First, I recently read a blog entry by Mark Cuban – published on the Web’s currently top-ranked blog, the Huffington Post – where he states:
I hate patent laws. I think 99 percent of the time they are anti-competitive, corruptive, impede creativity and innovation … I think the ratio of patent law doing a good job protecting company IP vs it being used purely to negatively impact competitors or to troll for un-earned revenue is probably 1000 to 1, or worse.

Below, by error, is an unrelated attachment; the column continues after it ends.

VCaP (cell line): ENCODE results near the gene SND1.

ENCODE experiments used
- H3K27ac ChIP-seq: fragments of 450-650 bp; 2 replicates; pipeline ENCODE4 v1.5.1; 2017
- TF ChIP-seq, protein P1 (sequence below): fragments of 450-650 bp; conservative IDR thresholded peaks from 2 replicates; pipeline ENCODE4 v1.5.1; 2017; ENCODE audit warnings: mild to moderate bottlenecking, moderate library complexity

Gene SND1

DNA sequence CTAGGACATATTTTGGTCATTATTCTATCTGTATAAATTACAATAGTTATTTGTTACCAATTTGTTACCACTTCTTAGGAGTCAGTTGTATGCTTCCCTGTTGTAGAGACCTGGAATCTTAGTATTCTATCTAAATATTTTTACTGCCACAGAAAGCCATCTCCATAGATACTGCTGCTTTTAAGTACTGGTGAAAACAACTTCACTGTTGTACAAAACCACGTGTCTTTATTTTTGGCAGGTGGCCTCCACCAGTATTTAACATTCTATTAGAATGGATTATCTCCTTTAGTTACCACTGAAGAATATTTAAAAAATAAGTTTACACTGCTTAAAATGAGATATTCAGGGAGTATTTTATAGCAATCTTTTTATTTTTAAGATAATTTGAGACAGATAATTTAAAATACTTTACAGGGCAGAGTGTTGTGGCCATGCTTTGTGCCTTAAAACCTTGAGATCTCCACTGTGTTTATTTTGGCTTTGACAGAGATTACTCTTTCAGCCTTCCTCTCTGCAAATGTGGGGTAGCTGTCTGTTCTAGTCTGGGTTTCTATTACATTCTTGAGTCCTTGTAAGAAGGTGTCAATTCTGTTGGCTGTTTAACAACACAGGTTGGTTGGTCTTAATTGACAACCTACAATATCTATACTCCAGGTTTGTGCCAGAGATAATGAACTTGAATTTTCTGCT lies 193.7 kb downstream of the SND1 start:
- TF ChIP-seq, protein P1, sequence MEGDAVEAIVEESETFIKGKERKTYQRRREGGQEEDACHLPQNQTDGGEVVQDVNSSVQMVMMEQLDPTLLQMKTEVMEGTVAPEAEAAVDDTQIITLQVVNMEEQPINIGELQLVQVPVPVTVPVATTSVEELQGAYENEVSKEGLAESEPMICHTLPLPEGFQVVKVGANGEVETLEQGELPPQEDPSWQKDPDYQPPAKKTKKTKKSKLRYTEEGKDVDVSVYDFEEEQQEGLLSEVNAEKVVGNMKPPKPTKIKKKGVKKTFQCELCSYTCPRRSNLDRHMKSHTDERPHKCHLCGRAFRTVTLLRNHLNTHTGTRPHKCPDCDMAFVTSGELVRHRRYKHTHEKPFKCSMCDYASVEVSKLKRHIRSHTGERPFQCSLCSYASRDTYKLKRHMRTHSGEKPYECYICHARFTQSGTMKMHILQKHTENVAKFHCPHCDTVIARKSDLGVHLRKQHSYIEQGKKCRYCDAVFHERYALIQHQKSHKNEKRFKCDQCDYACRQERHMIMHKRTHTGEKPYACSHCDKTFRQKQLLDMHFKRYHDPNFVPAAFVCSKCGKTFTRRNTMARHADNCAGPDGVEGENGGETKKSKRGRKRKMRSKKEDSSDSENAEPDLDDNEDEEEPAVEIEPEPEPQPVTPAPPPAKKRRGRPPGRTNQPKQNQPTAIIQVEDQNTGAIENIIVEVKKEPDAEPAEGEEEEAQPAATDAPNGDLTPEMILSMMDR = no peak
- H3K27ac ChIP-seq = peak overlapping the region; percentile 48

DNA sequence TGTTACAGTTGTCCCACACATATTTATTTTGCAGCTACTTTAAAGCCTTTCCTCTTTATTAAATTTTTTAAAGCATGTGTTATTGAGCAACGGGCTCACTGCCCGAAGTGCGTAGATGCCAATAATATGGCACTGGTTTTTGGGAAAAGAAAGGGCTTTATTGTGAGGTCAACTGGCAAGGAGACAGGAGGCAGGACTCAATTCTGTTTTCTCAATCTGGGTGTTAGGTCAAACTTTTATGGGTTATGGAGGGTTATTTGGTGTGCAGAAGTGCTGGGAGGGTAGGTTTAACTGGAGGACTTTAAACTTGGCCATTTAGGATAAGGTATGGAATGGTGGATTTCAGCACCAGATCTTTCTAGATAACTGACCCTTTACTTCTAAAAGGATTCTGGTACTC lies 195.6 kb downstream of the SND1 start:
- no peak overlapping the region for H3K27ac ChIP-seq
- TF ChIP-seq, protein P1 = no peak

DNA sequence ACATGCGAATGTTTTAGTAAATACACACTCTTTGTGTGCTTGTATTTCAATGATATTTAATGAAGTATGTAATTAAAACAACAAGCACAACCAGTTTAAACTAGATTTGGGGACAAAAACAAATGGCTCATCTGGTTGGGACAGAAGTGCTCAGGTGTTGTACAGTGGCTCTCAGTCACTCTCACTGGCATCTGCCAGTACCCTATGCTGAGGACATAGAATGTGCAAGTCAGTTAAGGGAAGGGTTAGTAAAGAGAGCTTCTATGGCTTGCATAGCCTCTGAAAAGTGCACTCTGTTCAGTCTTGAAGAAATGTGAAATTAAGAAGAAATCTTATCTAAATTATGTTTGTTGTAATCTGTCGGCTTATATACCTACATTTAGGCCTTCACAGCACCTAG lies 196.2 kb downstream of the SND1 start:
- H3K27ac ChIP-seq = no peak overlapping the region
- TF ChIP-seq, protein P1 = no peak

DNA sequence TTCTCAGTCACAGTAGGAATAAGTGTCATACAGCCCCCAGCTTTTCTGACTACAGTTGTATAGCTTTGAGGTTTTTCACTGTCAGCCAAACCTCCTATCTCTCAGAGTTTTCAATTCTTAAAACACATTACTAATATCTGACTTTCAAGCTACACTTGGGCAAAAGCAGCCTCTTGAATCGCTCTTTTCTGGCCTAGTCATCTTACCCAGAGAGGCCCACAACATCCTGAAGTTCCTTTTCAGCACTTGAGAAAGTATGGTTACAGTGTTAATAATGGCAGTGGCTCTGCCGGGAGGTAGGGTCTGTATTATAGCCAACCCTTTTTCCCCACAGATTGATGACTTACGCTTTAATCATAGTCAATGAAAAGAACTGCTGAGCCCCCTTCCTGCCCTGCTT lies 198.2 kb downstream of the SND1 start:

Commenting on the Yahoo! Inc. patent infringement lawsuit filed against Facebook in March of 2012, Mr. Cuban concludes his post by stating: “I hope Yahoo[!] is awarded $50 billion dollars. It is the only way that consumers will realize what is at stake with patent law as is. Then maybe we can get it right and further innovation and competition in this country.” These statements are from a very influential technology entrepreneur, investor and generally-recognized American business guru. Thus, it would seem that the continuous negative headlines from the smart phone patent wars are definitely giving patents a bad rap!